I recently read the new book “In Praise of Walking” by neuroscientist Shane O’Mara and came across a term that I never heard of before: Sidewalk rage.
As Leon James explains in an academic article, sidewalk rage is the feeling of stress and rage that occurs in pedestrians when they are walking in busy areas of a city and their personal space is invaded by another pedestrian.
I personally am a fast walker and have kept my marching pace from my days in the military. Thus, I tend to walk faster than most people in the streets because, you know, I got stuff to do and places to go. As such, I often suffer from sidewalk rage when people cut me off or are just in my way. In these situations, I experience what is called active-aggressive sidewalk rage.
But not everybody is a fast walker, others are slow walkers or like to amble around. These people, or d*ckhead devils to give them their full title, typically engage in practices like (adapted from Leon James’ article):
Stopping suddenly and unexpectedly, requiring those immediately behind to initiate risky and stressful collision avoidance procedures.
Walking shoulder to shoulder with companions, forcing those behind to slow down and wait.
Sitting on the pavement against a wall with legs extended, forcing walkers to step over or go around them.
Walking much slower than others while talking on a cell phone, reading, or dawdling and gawking without showing awareness of the ongoing traffic movement dynamic.
After the show in a theatre standing in the aisle putting on the coat and ignoring others who want to pass.
And when reasonable people like me then righteously push them aside to assert our God-given superiority, they experience what is called passive-aggressive sidewalk rage.
The thing about sidewalk rage is that either party typically does not express their rage openly because we shy away from conflict. Unlike in a car, where the windshield creates an artificial barrier that shields us from the reactions of our fellow citizens we are forced to swallow our anger and silently, or sometimes not so silently, tut at them.
But internalizing rage and stress is not healthy and leads to a decline of social cohesion or in the worst-case hatred of your fellow citizens. Thus, sidewalk rage is a positive danger to us and our society, especially in big cities. No wonder that Leon James concludes his article with the sentence:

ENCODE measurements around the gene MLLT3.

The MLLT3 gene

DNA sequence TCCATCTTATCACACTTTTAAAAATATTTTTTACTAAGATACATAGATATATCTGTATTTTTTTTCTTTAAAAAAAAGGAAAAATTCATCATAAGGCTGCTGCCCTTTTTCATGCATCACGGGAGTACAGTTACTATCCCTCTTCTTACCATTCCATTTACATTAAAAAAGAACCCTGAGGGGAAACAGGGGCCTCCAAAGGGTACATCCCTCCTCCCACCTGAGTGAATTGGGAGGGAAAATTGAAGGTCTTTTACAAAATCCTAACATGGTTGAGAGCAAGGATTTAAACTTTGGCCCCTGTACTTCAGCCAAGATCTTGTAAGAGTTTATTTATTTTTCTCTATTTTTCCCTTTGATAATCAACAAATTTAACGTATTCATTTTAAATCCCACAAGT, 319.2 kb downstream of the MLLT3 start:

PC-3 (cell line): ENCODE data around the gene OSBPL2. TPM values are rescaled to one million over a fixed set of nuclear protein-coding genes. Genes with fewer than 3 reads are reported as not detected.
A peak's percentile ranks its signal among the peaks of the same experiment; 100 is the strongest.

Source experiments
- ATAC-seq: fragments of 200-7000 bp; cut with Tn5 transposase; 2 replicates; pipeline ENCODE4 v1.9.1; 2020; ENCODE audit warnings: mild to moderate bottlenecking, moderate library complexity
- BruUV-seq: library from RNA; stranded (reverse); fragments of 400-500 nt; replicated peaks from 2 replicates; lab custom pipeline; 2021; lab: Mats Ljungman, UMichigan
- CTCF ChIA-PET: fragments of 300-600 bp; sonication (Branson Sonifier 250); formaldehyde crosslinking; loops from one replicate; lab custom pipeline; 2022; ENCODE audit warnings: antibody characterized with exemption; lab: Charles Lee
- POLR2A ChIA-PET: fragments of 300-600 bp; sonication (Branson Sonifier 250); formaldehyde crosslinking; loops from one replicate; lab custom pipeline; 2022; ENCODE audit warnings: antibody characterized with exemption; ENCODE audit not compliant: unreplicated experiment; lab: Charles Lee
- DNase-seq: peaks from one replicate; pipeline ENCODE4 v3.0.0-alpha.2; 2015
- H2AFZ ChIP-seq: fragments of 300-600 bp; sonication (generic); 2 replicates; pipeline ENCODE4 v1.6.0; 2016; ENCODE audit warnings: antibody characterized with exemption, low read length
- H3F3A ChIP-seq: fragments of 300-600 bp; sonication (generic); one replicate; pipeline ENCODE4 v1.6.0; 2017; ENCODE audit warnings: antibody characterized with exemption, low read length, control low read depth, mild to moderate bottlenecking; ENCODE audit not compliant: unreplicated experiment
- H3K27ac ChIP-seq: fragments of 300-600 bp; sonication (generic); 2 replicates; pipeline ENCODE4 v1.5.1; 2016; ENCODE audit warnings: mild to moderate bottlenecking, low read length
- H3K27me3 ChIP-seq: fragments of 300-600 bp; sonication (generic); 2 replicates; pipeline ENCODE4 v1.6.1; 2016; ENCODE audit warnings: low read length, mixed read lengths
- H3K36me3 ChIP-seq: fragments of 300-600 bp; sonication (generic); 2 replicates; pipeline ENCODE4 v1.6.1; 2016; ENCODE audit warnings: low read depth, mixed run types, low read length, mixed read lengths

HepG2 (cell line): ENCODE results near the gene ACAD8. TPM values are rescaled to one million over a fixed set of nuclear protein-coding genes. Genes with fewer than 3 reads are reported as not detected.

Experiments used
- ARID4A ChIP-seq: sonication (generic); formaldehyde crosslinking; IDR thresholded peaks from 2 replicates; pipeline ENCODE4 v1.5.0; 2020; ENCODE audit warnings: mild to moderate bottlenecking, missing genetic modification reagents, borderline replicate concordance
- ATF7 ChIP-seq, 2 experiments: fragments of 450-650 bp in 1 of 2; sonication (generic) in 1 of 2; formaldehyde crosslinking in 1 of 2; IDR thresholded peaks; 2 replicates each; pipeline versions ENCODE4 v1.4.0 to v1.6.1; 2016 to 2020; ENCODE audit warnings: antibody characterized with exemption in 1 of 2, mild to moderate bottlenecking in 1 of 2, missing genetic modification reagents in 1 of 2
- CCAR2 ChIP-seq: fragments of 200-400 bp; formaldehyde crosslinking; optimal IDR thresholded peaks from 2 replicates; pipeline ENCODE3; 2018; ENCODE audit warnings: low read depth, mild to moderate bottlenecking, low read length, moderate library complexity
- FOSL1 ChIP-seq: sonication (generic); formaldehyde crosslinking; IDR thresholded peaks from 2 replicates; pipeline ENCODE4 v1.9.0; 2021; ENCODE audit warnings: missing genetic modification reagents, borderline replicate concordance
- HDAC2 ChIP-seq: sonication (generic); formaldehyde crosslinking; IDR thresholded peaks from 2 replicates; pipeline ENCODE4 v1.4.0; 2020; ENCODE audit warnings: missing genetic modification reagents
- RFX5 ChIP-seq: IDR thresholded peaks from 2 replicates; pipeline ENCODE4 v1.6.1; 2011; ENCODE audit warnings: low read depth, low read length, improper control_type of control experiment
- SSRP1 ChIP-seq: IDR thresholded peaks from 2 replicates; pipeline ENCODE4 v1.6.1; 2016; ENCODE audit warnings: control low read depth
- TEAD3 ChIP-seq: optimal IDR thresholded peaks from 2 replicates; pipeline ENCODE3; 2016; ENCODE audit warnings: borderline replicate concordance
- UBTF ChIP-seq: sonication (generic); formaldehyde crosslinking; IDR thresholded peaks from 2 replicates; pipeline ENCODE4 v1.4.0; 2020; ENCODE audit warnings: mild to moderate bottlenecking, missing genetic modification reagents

“People who suffer from walking rage may need professional counseling.”
Which makes me wonder why nobody has ever weaponized sidewalk rage. I live in London, a city that is frequently the target of terrorist attacks. The ostensible goal of terrorist attacks is to spread fear and undermine the social cohesion of people living in that place. But whenever there is an explosion or an attack on innocent people in this city, the exact opposite happens. We all pull together, because, well, we are Londoners. And we are not scared that easily.
However, there are circumstances when every Londoner I know will totally lose it. Based on these experiences, I suggest terrorists to do the following:
Take ten of your mates and send them into tube stations at rush hour. Their job is to stand on the left-hand side of the escalator and continuously ride the escalator up and down, blocking everyone behind them.
Take another ten of your mates, tell them to pack the biggest backpacks they can find and board busy tube lines at rush hour (I suggest the Piccadilly line, the Victoria line, and the Circle line). Stand close to one of the doors on each train, refuse to move into the aisle and turn around frequently, knocking your heavy backpack into fellow travelers.
Finally, take another ten of your mates, and put them on trains and busses. Let them ride on the bus while talking loudly into their smartphones and not moving for any other passengers. Good topics for conversation are any sexually transmitted diseases you might want to discuss with your doctor, how you love Jeremy Corbyn (particularly effective when riding in the City of London), or how you want people to just get on with Brexit (everywhere in London).
I promise you, if you do this for two to three hours, there will be rioting in the streets and we will burn down London.